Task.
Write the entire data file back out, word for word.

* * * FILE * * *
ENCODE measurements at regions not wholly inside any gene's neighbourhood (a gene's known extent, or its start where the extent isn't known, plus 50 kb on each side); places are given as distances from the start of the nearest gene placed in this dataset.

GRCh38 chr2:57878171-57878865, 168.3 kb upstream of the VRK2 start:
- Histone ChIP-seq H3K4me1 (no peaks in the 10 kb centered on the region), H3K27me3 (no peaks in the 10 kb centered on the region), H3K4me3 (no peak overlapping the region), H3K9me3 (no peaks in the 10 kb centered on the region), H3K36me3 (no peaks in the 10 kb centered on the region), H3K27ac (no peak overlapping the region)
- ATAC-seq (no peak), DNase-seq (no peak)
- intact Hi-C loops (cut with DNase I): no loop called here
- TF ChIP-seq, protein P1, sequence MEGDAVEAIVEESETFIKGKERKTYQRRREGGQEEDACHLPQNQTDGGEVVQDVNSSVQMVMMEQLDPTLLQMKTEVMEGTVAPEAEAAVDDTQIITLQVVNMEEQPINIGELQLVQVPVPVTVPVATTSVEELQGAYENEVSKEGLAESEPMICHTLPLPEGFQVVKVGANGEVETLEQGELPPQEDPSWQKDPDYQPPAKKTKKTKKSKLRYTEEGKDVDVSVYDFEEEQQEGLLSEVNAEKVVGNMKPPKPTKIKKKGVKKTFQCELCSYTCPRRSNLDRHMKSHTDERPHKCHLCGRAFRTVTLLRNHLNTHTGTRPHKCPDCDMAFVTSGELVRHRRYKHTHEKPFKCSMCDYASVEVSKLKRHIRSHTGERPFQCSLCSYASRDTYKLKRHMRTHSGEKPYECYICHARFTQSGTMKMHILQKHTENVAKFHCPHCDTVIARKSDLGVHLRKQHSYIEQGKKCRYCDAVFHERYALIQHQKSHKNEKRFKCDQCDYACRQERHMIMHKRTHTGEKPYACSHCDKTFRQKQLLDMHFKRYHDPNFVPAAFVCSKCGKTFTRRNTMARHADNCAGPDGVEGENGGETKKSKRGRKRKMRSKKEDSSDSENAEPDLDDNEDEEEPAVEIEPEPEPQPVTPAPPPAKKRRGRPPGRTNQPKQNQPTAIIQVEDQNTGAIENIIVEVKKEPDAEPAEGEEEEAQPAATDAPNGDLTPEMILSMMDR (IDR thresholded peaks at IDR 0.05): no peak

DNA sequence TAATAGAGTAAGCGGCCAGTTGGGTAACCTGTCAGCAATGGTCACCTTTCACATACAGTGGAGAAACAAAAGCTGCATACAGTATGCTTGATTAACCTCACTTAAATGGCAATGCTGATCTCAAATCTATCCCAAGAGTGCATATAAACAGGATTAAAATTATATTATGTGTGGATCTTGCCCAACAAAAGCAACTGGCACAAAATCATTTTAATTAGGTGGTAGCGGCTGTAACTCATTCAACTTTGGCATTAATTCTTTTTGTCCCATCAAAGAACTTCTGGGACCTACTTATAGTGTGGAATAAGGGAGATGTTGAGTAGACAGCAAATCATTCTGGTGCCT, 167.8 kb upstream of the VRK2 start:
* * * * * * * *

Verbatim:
ENCODE measurements at regions not wholly inside any gene's neighbourhood (a gene's known extent, or its start where the extent isn't known, plus 50 kb on each side); places are given as distances from the start of the nearest gene placed in this dataset.

GRCh38 chr2:57878171-57878865, 168.3 kb upstream of the VRK2 start:
- Histone ChIP-seq H3K4me1 (no peaks in the 10 kb centered on the region), H3K27me3 (no peaks in the 10 kb centered on the region), H3K4me3 (no peak overlapping the region), H3K9me3 (no peaks in the 10 kb centered on the region), H3K36me3 (no peaks in the 10 kb centered on the region), H3K27ac (no peak overlapping the region)
- ATAC-seq (no peak), DNase-seq (no peak)
- intact Hi-C loops (cut with DNase I): no loop called here
- TF ChIP-seq, protein P1, sequence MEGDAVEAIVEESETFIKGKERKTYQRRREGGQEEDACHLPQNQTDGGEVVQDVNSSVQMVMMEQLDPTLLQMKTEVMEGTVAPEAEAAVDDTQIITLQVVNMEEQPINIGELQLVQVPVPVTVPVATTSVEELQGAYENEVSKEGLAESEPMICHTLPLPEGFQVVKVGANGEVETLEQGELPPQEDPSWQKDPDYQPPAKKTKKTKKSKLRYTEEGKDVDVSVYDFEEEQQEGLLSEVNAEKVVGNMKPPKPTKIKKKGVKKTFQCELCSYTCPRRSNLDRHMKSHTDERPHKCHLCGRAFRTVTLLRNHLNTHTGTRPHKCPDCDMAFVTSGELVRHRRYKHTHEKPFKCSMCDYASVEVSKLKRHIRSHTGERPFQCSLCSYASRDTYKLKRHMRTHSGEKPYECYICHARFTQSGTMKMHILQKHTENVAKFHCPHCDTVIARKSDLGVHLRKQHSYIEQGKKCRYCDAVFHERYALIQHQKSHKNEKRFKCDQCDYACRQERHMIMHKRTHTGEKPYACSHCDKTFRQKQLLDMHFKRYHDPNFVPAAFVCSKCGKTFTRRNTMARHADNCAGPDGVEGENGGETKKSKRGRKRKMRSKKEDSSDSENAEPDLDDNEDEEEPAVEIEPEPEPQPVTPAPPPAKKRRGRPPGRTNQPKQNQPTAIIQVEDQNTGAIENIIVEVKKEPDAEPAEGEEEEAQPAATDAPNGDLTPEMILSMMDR (IDR thresholded peaks at IDR 0.05): no peak

DNA sequence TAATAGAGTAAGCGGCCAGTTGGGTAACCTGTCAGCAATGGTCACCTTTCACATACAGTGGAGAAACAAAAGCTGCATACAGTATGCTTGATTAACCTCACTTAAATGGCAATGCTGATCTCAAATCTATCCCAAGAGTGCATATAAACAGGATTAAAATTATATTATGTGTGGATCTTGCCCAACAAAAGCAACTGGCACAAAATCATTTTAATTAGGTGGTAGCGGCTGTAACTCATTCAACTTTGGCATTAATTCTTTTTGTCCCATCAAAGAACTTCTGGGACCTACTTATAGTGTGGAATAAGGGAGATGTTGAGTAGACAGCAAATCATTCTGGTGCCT, 167.8 kb upstream of the VRK2 start: